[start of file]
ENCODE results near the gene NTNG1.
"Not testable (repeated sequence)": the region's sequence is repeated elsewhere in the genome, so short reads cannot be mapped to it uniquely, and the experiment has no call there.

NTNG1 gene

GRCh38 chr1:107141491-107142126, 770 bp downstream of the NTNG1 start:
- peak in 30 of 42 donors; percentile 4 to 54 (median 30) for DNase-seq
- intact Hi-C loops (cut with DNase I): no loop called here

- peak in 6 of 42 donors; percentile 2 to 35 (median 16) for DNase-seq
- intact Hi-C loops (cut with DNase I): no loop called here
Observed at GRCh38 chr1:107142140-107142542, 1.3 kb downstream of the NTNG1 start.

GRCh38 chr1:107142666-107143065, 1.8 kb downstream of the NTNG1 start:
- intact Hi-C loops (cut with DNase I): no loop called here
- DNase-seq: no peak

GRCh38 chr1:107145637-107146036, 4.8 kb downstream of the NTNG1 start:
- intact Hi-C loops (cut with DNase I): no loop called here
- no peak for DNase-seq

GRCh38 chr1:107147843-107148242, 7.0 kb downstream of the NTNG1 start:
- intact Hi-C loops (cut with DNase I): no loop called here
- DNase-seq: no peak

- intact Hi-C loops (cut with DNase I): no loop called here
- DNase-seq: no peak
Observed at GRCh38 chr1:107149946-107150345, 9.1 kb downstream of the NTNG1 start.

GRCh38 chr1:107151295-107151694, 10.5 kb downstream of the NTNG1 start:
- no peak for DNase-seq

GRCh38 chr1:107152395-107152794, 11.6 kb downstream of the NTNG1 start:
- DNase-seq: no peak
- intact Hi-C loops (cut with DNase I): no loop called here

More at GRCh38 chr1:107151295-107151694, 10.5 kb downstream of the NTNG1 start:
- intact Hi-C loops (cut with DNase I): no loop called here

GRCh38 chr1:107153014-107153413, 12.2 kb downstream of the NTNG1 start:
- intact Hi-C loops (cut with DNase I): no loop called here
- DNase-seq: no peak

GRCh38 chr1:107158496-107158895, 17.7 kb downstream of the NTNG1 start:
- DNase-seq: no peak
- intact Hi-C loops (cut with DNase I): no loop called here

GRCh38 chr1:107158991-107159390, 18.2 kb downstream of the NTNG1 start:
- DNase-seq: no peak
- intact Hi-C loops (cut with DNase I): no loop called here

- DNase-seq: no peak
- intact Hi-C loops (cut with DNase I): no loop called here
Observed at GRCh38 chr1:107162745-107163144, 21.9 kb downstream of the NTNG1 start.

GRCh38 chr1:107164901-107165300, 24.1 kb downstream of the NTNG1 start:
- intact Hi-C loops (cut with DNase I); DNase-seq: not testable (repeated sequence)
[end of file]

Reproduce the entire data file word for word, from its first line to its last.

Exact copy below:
ENCODE results near the gene NTNG1.
"Not testable (repeated sequence)": the region's sequence is repeated elsewhere in the genome, so short reads cannot be mapped to it uniquely, and the experiment has no call there.

NTNG1 gene

GRCh38 chr1:107141491-107142126, 770 bp downstream of the NTNG1 start:
- peak in 30 of 42 donors; percentile 4 to 54 (median 30) for DNase-seq
- intact Hi-C loops (cut with DNase I): no loop called here

- peak in 6 of 42 donors; percentile 2 to 35 (median 16) for DNase-seq
- intact Hi-C loops (cut with DNase I): no loop called here
Observed at GRCh38 chr1:107142140-107142542, 1.3 kb downstream of the NTNG1 start.

GRCh38 chr1:107142666-107143065, 1.8 kb downstream of the NTNG1 start:
- intact Hi-C loops (cut with DNase I): no loop called here
- DNase-seq: no peak

GRCh38 chr1:107145637-107146036, 4.8 kb downstream of the NTNG1 start:
- intact Hi-C loops (cut with DNase I): no loop called here
- no peak for DNase-seq

GRCh38 chr1:107147843-107148242, 7.0 kb downstream of the NTNG1 start:
- intact Hi-C loops (cut with DNase I): no loop called here
- DNase-seq: no peak

- intact Hi-C loops (cut with DNase I): no loop called here
- DNase-seq: no peak
Observed at GRCh38 chr1:107149946-107150345, 9.1 kb downstream of the NTNG1 start.

GRCh38 chr1:107151295-107151694, 10.5 kb downstream of the NTNG1 start:
- no peak for DNase-seq

GRCh38 chr1:107152395-107152794, 11.6 kb downstream of the NTNG1 start:
- DNase-seq: no peak
- intact Hi-C loops (cut with DNase I): no loop called here

More at GRCh38 chr1:107151295-107151694, 10.5 kb downstream of the NTNG1 start:
- intact Hi-C loops (cut with DNase I): no loop called here

GRCh38 chr1:107153014-107153413, 12.2 kb downstream of the NTNG1 start:
- intact Hi-C loops (cut with DNase I): no loop called here
- DNase-seq: no peak

GRCh38 chr1:107158496-107158895, 17.7 kb downstream of the NTNG1 start:
- DNase-seq: no peak
- intact Hi-C loops (cut with DNase I): no loop called here

GRCh38 chr1:107158991-107159390, 18.2 kb downstream of the NTNG1 start:
- DNase-seq: no peak
- intact Hi-C loops (cut with DNase I): no loop called here

- DNase-seq: no peak
- intact Hi-C loops (cut with DNase I): no loop called here
Observed at GRCh38 chr1:107162745-107163144, 21.9 kb downstream of the NTNG1 start.

GRCh38 chr1:107164901-107165300, 24.1 kb downstream of the NTNG1 start:
- intact Hi-C loops (cut with DNase I); DNase-seq: not testable (repeated sequence)